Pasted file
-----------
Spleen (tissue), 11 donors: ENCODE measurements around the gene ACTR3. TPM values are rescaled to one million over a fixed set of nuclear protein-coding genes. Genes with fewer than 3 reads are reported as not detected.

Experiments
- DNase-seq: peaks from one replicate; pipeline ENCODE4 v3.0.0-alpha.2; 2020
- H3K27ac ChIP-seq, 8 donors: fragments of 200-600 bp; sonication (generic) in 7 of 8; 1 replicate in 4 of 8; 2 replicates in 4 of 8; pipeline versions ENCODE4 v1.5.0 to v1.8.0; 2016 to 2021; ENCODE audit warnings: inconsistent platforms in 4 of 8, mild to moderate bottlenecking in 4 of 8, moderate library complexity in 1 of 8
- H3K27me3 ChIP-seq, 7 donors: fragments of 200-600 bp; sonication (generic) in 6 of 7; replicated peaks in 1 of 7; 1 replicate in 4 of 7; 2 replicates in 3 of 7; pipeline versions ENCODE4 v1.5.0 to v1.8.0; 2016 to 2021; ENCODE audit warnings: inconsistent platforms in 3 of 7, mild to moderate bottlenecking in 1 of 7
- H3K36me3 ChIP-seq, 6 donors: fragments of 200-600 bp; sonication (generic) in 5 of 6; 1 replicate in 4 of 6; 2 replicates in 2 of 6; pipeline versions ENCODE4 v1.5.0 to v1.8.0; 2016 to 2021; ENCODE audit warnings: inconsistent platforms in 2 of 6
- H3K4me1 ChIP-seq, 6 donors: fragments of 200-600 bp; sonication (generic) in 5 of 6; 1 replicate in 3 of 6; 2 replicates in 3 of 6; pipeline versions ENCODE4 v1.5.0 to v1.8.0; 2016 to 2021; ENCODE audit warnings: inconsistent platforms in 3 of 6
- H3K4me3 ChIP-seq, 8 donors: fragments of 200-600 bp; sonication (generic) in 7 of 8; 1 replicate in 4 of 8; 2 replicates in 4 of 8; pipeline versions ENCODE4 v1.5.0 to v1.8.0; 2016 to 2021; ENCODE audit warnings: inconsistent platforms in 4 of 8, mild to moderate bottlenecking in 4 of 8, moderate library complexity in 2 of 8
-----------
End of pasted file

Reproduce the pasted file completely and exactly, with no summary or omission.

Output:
Spleen (tissue), 11 donors: ENCODE measurements around the gene ACTR3. TPM values are rescaled to one million over a fixed set of nuclear protein-coding genes. Genes with fewer than 3 reads are reported as not detected.

Experiments
- DNase-seq: peaks from one replicate; pipeline ENCODE4 v3.0.0-alpha.2; 2020
- H3K27ac ChIP-seq, 8 donors: fragments of 200-600 bp; sonication (generic) in 7 of 8; 1 replicate in 4 of 8; 2 replicates in 4 of 8; pipeline versions ENCODE4 v1.5.0 to v1.8.0; 2016 to 2021; ENCODE audit warnings: inconsistent platforms in 4 of 8, mild to moderate bottlenecking in 4 of 8, moderate library complexity in 1 of 8
- H3K27me3 ChIP-seq, 7 donors: fragments of 200-600 bp; sonication (generic) in 6 of 7; replicated peaks in 1 of 7; 1 replicate in 4 of 7; 2 replicates in 3 of 7; pipeline versions ENCODE4 v1.5.0 to v1.8.0; 2016 to 2021; ENCODE audit warnings: inconsistent platforms in 3 of 7, mild to moderate bottlenecking in 1 of 7
- H3K36me3 ChIP-seq, 6 donors: fragments of 200-600 bp; sonication (generic) in 5 of 6; 1 replicate in 4 of 6; 2 replicates in 2 of 6; pipeline versions ENCODE4 v1.5.0 to v1.8.0; 2016 to 2021; ENCODE audit warnings: inconsistent platforms in 2 of 6
- H3K4me1 ChIP-seq, 6 donors: fragments of 200-600 bp; sonication (generic) in 5 of 6; 1 replicate in 3 of 6; 2 replicates in 3 of 6; pipeline versions ENCODE4 v1.5.0 to v1.8.0; 2016 to 2021; ENCODE audit warnings: inconsistent platforms in 3 of 6
- H3K4me3 ChIP-seq, 8 donors: fragments of 200-600 bp; sonication (generic) in 7 of 8; 1 replicate in 4 of 8; 2 replicates in 4 of 8; pipeline versions ENCODE4 v1.5.0 to v1.8.0; 2016 to 2021; ENCODE audit warnings: inconsistent platforms in 4 of 8, mild to moderate bottlenecking in 4 of 8, moderate library complexity in 2 of 8